By Kathleen Berger
A national study led by researchers at Washington University School of Medicine in St. Louis indicates that people treated with nerve stimulation experience significant improvements in quality of life, even when their depression symptoms don’t completely dissipate.
Focusing on patients with depression that could not be alleviated by four or more antidepressants, taken either separately or combined, the study involved nearly 600 patients. Of the 600 patients, 328 had the implanted vagus nerve stimulators, many of whom also took medication. The study found that even when their depression symptoms don’t completely subside, they experienced significant improvements in quality of life.
The researchers evaluated stimulators approved for treatment-resistant depression. The stimulators send regular, mild pulses of electrical energy to the brain via the vagus nerve. The nerve originates in the brain, passes through the neck and travels down into the chest and abdomen.
“The pathway of the vagus nerve into the brain targets many of the regions involved in mood,” said principal investigator Charles R. Conway, MD, a Washington University professor of psychiatry. “The studies that we were involved in actually show that after many months of stimulation, you actually see changes in the activity of these regions. You can think of this as a pacemaker for the brain, where it’s consistently delivering stimulus and the brain eventually has to do something with that.”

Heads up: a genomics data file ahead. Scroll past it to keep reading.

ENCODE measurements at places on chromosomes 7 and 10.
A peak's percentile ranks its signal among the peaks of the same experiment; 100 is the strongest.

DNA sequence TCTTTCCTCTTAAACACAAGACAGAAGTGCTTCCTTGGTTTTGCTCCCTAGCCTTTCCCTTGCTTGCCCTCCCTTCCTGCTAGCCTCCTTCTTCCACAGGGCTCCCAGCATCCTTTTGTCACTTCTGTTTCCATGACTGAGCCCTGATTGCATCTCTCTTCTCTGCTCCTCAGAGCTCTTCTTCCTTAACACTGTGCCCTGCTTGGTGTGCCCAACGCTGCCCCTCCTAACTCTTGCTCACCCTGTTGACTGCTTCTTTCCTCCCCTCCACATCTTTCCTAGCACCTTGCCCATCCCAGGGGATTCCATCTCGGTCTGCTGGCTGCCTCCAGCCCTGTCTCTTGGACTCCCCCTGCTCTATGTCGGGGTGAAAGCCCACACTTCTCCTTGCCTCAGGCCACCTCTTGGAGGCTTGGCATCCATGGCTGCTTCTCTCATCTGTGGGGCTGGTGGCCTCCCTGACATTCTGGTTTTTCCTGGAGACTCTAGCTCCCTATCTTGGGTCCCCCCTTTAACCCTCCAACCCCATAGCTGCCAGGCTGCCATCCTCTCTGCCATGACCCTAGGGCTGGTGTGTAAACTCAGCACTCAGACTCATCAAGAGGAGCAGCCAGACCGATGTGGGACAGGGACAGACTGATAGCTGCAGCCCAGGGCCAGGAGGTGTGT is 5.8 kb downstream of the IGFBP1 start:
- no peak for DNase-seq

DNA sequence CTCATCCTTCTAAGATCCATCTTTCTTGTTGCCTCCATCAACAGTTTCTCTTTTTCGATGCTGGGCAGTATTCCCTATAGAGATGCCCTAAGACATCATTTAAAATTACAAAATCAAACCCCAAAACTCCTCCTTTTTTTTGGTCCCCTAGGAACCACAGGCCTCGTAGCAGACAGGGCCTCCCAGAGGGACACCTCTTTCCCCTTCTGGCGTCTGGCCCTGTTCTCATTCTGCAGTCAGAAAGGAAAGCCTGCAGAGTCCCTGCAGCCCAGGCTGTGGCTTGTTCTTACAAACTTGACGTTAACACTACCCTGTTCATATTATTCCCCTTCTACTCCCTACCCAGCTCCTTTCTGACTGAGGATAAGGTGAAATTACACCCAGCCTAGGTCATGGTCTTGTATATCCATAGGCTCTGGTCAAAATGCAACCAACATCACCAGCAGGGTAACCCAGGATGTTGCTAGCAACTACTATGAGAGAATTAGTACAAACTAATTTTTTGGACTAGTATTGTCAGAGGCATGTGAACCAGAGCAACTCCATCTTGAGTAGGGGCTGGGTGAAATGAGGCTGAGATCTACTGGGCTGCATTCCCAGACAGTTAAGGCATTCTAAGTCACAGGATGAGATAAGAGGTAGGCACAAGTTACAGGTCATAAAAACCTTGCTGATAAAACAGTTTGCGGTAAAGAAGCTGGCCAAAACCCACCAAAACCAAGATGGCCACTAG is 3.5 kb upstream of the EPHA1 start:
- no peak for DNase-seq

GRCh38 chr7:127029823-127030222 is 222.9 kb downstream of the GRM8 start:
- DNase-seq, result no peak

In this process, Conway said the stimulation brings about a change in the depression. Researchers discovered that evaluating only a patient’s antidepressant response to stimulation does not adequately assess quality of life, which was the purpose of his latest study.
“There was a 34% drop of depressive symptoms. Instead of a 50% response, they only had a 34% response, but when you look at their quality of life, they were describing themselves as having a clinically significant improvement in quality of life,” said Conway.
Conway said the lives of patients with the implanted nerve stimulators were improving despite symptoms of depression not fully reducing, which is considered a novel observation. Assessing quality of life, the researchers evaluated 14 categories, including physical health, family relationships, ability to work and overall well-being.
“On about 10 of the 14 measures, those with vagus nerve stimulators did better,” Conway said.
Conway believes an improved ability to concentrate may be key to the benefits some patients get from stimulation.
“It improves alertness, and that can reduce anxiety,” he said. “And when a person feels more alert and more energetic and has a better capacity to carry out a daily routine, anxiety and depression levels decline.”
In the new study, patients with stimulators had significant gains in quality-of-life measures such as mood, ability to work, social relationships, family relationships and leisure activities, compared with those who received only treatment as usual.
A vagus nerve stimulator is surgically implanted under the skin in the neck or chest. Stimulation of the vagus nerve originally was tested in epilepsy patients who didn’t respond to other treatments. The FDA approved the device for epilepsy in 1997, but while testing the therapy, researchers noticed that some epilepsy patients who also had depression experienced fairly rapid improvements in their depression symptoms.
Study participant Nick Fournie said the stimulator freed him from a gripping state of depression.
In the HEC video, Fournie and his wife, Mary, explain his long battle with severe depression. Fournie discussed the journey leading them to the vagus nerve stimulator and he explained how he can feel the device working. Mary said Nick’s transformation is a miracle.